Immunity-guided virus discovery
We created zebrafish that turn green when antiviral immunity is activated. We use these fish as sentinels to illuminate asymptomatic and pre-symptomatic virus infections that are otherwise invisible, leading to discoveries of diverse naturally occurring viruses in laboratory settings and other environments. These co-evolving viruses provide versatile new tools for investigating infection biology in vertebrates.
Infection biology from cells to systems
The relatively small size of zebrafish provides an opportunity to dissect antiviral activities in all cell types at once. We are integrating multiple single cell modalities (sequencing, imaging, etc.) with infected zebrafish to comprehensively chart the genetic and cellular networks that process and produce antiviral immunity in vertebrates.
Patterning of antiviral immunity
Immune responses to virus infections must be tuned to provide adequate defense while limiting the risk of excessive inflammatory damage. How do vertebrates compartmentalize antiviral activities to effectively manage the balance of defense and disease? We are using zebrafish to decode the organismal addressing system of antiviral signaling during infection by viruses that replicate in different tissues.
Quantifying impacts of virus infection
Disease-causing infections draw our attention for good reasons. However, the high frequency at which viruses are discovered in asymptomatic hosts suggests that overt disease results from only a small fraction of virus-host interactions. Are asymptomatic and disease-causing infections immunologically distinguishable? If the vast majority of infections can be categorized as asymptomatic, do they play a meaningful role in host and virus evolution? Addressing these questions requires new quantitative definitions of infection that can account for the full spectrum of disease states caused by viruses.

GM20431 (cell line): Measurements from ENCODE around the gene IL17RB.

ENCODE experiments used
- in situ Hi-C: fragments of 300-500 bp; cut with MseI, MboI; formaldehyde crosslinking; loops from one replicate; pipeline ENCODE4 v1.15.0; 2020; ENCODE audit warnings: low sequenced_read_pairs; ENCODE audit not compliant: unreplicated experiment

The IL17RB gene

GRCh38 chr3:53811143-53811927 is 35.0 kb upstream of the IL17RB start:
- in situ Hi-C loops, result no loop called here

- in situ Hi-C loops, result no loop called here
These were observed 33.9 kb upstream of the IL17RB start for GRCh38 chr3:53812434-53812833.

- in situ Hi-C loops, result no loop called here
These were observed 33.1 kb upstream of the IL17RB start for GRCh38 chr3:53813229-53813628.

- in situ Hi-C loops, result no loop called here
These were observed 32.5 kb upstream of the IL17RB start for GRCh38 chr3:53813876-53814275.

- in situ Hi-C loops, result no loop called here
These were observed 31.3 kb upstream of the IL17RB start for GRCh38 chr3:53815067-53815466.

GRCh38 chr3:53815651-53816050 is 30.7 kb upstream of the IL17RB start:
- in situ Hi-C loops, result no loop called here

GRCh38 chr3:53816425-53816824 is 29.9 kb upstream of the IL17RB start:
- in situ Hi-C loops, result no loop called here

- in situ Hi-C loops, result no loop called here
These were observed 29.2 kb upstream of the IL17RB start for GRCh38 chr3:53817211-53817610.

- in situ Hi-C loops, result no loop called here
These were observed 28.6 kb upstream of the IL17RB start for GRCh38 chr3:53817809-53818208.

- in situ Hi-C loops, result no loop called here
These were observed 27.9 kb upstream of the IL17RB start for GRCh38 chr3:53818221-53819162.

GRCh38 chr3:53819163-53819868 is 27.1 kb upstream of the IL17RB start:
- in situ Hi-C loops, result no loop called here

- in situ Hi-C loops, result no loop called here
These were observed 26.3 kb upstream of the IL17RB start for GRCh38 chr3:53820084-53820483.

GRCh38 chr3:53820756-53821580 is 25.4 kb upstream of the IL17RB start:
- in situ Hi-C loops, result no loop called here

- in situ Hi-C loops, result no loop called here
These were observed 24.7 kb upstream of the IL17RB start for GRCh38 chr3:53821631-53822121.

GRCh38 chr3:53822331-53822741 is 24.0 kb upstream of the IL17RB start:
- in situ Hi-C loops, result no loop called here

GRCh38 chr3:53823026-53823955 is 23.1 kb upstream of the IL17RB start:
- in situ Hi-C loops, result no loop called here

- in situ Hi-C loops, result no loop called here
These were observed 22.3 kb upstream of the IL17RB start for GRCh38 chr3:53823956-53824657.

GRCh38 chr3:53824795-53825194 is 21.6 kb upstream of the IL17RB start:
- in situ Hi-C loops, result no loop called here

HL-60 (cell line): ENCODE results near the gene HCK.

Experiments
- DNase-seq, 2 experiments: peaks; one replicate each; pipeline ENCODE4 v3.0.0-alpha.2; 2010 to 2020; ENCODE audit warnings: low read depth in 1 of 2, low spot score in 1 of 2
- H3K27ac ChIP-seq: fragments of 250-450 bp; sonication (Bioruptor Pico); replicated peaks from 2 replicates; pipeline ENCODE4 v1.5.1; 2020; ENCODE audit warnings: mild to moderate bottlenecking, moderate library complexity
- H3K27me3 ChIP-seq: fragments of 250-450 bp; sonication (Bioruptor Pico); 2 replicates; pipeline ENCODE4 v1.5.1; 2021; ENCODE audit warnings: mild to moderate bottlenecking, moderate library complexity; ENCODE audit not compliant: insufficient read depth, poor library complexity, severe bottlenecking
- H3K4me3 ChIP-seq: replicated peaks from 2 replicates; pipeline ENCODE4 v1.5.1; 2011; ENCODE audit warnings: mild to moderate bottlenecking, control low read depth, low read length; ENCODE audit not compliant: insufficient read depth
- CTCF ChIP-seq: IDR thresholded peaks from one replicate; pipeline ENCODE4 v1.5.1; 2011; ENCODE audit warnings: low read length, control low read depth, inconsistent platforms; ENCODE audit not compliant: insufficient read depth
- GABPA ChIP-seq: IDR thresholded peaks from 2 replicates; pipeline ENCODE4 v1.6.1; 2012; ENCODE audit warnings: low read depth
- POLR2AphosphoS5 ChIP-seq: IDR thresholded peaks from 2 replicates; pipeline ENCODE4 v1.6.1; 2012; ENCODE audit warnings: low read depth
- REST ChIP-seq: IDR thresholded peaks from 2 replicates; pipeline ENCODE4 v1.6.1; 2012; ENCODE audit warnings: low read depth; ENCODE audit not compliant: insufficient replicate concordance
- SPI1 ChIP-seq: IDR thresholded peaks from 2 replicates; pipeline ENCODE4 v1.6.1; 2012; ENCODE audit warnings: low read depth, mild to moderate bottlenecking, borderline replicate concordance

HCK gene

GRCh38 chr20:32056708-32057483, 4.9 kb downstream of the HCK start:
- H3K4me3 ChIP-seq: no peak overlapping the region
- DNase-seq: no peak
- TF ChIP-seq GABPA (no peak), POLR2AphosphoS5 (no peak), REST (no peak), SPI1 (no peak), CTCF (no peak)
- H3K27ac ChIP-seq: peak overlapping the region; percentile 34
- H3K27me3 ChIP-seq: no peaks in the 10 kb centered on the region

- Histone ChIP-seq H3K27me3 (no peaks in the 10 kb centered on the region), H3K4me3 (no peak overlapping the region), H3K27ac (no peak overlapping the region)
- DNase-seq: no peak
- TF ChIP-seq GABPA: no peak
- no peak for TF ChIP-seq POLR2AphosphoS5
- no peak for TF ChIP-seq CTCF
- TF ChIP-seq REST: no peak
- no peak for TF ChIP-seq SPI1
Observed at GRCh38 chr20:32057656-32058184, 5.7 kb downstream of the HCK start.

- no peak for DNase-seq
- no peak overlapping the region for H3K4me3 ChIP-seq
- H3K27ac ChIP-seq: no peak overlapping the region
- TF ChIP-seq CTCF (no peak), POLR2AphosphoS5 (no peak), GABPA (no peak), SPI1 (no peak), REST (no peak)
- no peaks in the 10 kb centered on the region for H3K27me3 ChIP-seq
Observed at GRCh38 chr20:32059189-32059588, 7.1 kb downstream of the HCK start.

Antiviral origins and innovations
Interferons emerged in early gnathostomes and serve as the main antiviral alarm signals in all jawed vertebrates. Due to its central importance, the IFN system is also a primary target for disruption by viruses. How has the IFN system diversified over hundreds of millions of years of co-evolutionary conflict with viruses? We are investigating IFN signaling conservation and diversity across vertebrates (images on tree are scaled by number of species in each group), using zebrafish to test hypotheses about antiviral gene evolution and function.
Evolution of virus host range
Host switching is the primary catalyst for infectious disease outbreaks, which pose perpetual threats to human health and agriculture. Understanding how viruses switch host specificities is critical for preventing or managing new viral outbreaks. We are using zebrafish (Danio rerio) and its relatives as a model clade for virus discovery and for experimentally identifying host and viral determinants of virus host range and switching.
Viruses of other research organisms
We are collaborating with Ryan Langlois's lab at the University of Minnesota to develop new platforms for virus discovery and experimentation in mice and other rodents. These approaches involve sequencing of tissues from laboratory mice that were co-housed with rodents from other environments to discover viruses and immune barriers to transmission within and between host species.